Your Asset Management Program
Asset management planning is extremely important for any utility, but it is imperative when investigating a stormwater utility. It provides the utility decision-makers with critical information on capital assets and timing of investments, and it helps to maximize the value of its capital and operations and maintenance funds.
A stormwater-related asset management program would focus primarily on the core components of the local stormwater system, including both gray and green infrastructure. As part of the program, the Asset Management Plan (AMP) documents the utility’s asset management program. The goal of the AMP is to manage these assets in the most cost-effective manner while providing a specific level of service. It is not a static document. It requires annual updating, and should be used to guide local budget decisions, particularly on capital investments in stormwater-related equipment and facilities. By using an AMP as a management tool, localities can efficiently manage stormwater assets to avoid costly crisis management, yielding considerable savings over the long-term.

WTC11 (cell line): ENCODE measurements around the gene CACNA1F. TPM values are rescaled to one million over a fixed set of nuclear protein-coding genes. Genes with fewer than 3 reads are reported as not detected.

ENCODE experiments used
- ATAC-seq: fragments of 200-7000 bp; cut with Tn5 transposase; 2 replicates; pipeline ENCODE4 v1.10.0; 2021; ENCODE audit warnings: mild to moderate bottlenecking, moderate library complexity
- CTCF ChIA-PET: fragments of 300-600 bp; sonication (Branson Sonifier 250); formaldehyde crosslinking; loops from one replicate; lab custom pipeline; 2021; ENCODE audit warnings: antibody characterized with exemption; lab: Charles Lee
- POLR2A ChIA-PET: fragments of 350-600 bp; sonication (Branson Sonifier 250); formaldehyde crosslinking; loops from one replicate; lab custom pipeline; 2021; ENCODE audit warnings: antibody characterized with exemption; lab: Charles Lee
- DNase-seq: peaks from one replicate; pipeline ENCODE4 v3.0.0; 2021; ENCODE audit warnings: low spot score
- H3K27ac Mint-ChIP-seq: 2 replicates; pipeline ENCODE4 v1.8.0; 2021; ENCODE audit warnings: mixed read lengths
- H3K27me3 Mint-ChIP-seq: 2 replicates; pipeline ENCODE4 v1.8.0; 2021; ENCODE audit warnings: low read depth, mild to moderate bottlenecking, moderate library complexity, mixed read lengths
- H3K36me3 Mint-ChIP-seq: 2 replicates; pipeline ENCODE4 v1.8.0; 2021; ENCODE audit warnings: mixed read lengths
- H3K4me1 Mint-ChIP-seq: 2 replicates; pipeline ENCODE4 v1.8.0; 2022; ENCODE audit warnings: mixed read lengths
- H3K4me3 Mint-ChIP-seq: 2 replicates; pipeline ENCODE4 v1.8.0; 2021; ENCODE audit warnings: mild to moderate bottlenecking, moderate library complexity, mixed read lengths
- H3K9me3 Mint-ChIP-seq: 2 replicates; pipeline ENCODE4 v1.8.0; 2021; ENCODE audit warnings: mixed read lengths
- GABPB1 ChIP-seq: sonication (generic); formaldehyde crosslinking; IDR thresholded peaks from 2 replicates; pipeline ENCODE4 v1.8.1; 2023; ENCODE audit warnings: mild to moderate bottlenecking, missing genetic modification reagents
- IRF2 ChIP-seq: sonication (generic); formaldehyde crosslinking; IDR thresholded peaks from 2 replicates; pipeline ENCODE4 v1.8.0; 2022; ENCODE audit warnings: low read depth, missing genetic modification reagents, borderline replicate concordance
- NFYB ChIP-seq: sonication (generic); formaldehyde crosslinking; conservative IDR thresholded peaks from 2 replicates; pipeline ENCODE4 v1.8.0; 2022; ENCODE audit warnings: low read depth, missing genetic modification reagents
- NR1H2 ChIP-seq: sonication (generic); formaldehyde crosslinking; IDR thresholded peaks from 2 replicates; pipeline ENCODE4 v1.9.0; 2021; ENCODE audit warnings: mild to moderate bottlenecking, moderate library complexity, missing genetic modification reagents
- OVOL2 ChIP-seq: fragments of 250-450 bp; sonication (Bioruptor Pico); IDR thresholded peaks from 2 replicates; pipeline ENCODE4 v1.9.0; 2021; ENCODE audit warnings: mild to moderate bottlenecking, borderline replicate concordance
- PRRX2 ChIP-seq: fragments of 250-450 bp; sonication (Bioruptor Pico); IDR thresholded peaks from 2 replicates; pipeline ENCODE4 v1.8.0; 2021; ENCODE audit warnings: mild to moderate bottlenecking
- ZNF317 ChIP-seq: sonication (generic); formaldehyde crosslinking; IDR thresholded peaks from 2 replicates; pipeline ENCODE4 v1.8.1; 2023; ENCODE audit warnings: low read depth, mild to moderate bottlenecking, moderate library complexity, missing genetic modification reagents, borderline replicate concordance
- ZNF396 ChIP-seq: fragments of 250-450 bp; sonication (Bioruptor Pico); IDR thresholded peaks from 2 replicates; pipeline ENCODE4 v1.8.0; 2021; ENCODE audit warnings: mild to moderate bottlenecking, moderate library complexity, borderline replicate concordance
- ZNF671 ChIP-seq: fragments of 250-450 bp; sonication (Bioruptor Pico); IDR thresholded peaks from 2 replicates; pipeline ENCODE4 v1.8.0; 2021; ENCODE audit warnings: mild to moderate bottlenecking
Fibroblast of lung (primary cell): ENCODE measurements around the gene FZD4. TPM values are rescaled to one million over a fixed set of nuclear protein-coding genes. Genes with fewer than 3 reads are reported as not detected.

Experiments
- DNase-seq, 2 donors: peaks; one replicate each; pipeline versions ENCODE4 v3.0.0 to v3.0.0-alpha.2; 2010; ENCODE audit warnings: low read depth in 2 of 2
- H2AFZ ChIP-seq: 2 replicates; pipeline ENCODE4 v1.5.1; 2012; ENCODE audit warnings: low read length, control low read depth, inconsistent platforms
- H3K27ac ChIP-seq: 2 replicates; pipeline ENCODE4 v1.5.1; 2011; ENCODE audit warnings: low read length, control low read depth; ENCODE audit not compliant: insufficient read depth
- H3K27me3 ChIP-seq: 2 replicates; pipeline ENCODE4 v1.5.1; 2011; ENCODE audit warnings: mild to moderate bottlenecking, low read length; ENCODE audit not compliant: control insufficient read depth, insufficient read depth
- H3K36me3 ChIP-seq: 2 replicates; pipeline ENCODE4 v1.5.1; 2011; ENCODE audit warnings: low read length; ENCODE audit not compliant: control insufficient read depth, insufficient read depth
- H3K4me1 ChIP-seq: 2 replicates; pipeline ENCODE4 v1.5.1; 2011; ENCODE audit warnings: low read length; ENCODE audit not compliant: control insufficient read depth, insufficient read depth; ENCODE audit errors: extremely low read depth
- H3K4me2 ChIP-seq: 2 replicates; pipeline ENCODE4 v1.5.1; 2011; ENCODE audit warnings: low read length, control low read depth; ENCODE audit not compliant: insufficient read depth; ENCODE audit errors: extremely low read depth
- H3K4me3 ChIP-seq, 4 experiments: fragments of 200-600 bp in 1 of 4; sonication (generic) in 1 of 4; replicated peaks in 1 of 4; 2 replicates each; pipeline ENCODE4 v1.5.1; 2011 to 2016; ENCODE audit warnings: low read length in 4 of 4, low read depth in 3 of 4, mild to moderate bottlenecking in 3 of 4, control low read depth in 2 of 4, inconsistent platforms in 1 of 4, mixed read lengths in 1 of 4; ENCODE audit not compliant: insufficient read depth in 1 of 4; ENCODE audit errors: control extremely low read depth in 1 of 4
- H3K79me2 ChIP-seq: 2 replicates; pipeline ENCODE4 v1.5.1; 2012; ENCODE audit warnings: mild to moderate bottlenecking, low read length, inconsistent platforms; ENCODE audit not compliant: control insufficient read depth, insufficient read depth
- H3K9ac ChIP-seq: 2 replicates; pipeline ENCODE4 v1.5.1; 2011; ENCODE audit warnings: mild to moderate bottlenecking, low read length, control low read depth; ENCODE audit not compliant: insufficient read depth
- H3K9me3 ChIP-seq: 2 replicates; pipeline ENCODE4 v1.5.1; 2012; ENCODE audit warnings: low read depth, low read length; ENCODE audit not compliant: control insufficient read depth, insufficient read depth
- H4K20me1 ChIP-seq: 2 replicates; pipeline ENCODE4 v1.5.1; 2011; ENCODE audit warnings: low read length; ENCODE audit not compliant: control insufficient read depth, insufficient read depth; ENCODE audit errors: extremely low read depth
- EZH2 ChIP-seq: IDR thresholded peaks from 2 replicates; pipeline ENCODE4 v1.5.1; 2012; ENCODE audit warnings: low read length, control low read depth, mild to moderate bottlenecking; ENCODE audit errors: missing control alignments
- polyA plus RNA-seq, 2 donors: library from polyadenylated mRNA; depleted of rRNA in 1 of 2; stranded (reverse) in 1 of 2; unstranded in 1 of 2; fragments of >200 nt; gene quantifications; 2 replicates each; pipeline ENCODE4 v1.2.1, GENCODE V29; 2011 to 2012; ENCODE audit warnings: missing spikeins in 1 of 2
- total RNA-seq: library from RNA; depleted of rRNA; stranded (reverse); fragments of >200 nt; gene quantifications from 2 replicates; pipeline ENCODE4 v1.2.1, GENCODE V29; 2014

A stormwater AMP has five main components:
- Inventory—Comprehensive list and mapping of components (e.g., drain pipes, pumps), including an assessment of their age, value, current condition, and replacement cycle.
- Desired level of service—What is the current level of service, does it satisfy local needs, and is a more proactive replacement cycle advisable based on useful life projections? (In this step, the probability and consequence of failure is considered for each asset.)
- Criticality—Assess which assets are most critical to the functionality of the system, and determine what is the probability and consequence of failure?
- Life cycle costing—Total cost of ownership, including frequency/type of maintenance.
- Long term financial planning—Funding required based on the replacement cycle.
The Clean Stormwater and Flood Reduction Act recognizes asset management programs both as an eligible cost for rate setting for a stormwater utility and as a topic in the formal guidance to be issued by the New Jersey Department of Environmental Protection.
See NJDEP’s online AMP guidance for the Water Quality Accountability Act, as well as the Southwestern Environmental Finance Center at the University of New Mexico, one of the nation’s best resources on asset management.
For information on tracking assets see here.